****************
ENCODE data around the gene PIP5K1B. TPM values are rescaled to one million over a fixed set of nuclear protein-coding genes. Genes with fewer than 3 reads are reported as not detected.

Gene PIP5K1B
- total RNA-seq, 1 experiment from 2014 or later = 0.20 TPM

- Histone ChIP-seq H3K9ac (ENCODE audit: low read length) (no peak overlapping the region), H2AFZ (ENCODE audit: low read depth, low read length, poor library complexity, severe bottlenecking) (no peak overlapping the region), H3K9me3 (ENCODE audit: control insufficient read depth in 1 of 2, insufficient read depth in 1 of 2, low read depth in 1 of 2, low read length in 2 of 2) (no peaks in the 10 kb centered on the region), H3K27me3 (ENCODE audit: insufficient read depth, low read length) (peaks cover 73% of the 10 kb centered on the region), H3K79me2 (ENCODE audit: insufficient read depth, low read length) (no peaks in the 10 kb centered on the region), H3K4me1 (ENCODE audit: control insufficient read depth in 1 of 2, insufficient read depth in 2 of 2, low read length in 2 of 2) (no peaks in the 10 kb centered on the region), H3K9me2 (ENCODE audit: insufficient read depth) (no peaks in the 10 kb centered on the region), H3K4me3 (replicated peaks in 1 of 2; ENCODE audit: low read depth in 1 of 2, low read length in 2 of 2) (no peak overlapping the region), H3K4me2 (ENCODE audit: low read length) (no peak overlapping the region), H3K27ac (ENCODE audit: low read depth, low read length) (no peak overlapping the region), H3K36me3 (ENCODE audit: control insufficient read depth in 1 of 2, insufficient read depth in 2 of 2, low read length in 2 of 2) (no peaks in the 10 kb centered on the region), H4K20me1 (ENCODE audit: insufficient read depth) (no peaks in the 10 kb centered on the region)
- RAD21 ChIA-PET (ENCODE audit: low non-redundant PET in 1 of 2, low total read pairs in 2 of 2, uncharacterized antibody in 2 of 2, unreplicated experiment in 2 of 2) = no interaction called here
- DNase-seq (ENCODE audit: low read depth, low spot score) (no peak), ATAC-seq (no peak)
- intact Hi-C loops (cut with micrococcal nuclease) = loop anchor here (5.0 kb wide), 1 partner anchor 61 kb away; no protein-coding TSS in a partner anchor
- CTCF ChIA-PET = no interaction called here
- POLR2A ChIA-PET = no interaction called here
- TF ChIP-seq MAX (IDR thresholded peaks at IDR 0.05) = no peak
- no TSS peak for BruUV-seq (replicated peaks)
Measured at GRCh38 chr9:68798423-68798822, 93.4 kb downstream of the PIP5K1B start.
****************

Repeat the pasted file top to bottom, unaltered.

ENCODE data around the gene PIP5K1B. TPM values are rescaled to one million over a fixed set of nuclear protein-coding genes. Genes with fewer than 3 reads are reported as not detected.

Gene PIP5K1B
- total RNA-seq, 1 experiment from 2014 or later = 0.20 TPM

- Histone ChIP-seq H3K9ac (ENCODE audit: low read length) (no peak overlapping the region), H2AFZ (ENCODE audit: low read depth, low read length, poor library complexity, severe bottlenecking) (no peak overlapping the region), H3K9me3 (ENCODE audit: control insufficient read depth in 1 of 2, insufficient read depth in 1 of 2, low read depth in 1 of 2, low read length in 2 of 2) (no peaks in the 10 kb centered on the region), H3K27me3 (ENCODE audit: insufficient read depth, low read length) (peaks cover 73% of the 10 kb centered on the region), H3K79me2 (ENCODE audit: insufficient read depth, low read length) (no peaks in the 10 kb centered on the region), H3K4me1 (ENCODE audit: control insufficient read depth in 1 of 2, insufficient read depth in 2 of 2, low read length in 2 of 2) (no peaks in the 10 kb centered on the region), H3K9me2 (ENCODE audit: insufficient read depth) (no peaks in the 10 kb centered on the region), H3K4me3 (replicated peaks in 1 of 2; ENCODE audit: low read depth in 1 of 2, low read length in 2 of 2) (no peak overlapping the region), H3K4me2 (ENCODE audit: low read length) (no peak overlapping the region), H3K27ac (ENCODE audit: low read depth, low read length) (no peak overlapping the region), H3K36me3 (ENCODE audit: control insufficient read depth in 1 of 2, insufficient read depth in 2 of 2, low read length in 2 of 2) (no peaks in the 10 kb centered on the region), H4K20me1 (ENCODE audit: insufficient read depth) (no peaks in the 10 kb centered on the region)
- RAD21 ChIA-PET (ENCODE audit: low non-redundant PET in 1 of 2, low total read pairs in 2 of 2, uncharacterized antibody in 2 of 2, unreplicated experiment in 2 of 2) = no interaction called here
- DNase-seq (ENCODE audit: low read depth, low spot score) (no peak), ATAC-seq (no peak)
- intact Hi-C loops (cut with micrococcal nuclease) = loop anchor here (5.0 kb wide), 1 partner anchor 61 kb away; no protein-coding TSS in a partner anchor
- CTCF ChIA-PET = no interaction called here
- POLR2A ChIA-PET = no interaction called here
- TF ChIP-seq MAX (IDR thresholded peaks at IDR 0.05) = no peak
- no TSS peak for BruUV-seq (replicated peaks)
Measured at GRCh38 chr9:68798423-68798822, 93.4 kb downstream of the PIP5K1B start.